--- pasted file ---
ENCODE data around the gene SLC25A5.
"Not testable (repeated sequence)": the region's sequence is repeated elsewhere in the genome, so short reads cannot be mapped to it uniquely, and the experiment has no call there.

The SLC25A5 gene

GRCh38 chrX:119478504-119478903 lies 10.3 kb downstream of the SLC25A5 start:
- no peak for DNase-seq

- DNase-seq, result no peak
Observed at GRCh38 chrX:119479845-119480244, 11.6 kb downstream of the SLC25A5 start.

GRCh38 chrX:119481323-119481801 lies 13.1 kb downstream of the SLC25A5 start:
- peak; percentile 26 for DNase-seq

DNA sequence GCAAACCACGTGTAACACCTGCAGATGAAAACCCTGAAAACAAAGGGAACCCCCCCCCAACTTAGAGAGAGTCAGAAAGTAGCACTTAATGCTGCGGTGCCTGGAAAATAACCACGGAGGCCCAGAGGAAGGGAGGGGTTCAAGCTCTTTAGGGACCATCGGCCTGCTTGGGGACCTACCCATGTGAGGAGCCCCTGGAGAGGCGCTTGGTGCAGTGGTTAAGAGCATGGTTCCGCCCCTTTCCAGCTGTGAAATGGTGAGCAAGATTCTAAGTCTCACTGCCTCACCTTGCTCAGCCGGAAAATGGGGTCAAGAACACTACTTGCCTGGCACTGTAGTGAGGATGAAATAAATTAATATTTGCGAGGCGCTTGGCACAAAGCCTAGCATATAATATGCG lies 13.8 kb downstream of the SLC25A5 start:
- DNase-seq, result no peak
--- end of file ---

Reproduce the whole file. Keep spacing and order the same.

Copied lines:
ENCODE data around the gene SLC25A5.
"Not testable (repeated sequence)": the region's sequence is repeated elsewhere in the genome, so short reads cannot be mapped to it uniquely, and the experiment has no call there.

The SLC25A5 gene

GRCh38 chrX:119478504-119478903 lies 10.3 kb downstream of the SLC25A5 start:
- no peak for DNase-seq

- DNase-seq, result no peak
Observed at GRCh38 chrX:119479845-119480244, 11.6 kb downstream of the SLC25A5 start.

GRCh38 chrX:119481323-119481801 lies 13.1 kb downstream of the SLC25A5 start:
- peak; percentile 26 for DNase-seq

DNA sequence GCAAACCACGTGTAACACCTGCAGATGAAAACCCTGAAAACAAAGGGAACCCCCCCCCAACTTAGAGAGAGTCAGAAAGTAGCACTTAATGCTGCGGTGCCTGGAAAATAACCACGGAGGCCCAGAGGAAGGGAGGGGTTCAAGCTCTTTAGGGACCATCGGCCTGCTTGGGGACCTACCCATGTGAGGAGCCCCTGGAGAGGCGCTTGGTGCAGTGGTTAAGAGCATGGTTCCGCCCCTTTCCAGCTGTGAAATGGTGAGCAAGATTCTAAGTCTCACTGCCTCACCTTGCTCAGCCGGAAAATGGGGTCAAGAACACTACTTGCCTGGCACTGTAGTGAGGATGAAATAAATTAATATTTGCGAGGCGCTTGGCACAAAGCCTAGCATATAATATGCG lies 13.8 kb downstream of the SLC25A5 start:
- DNase-seq, result no peak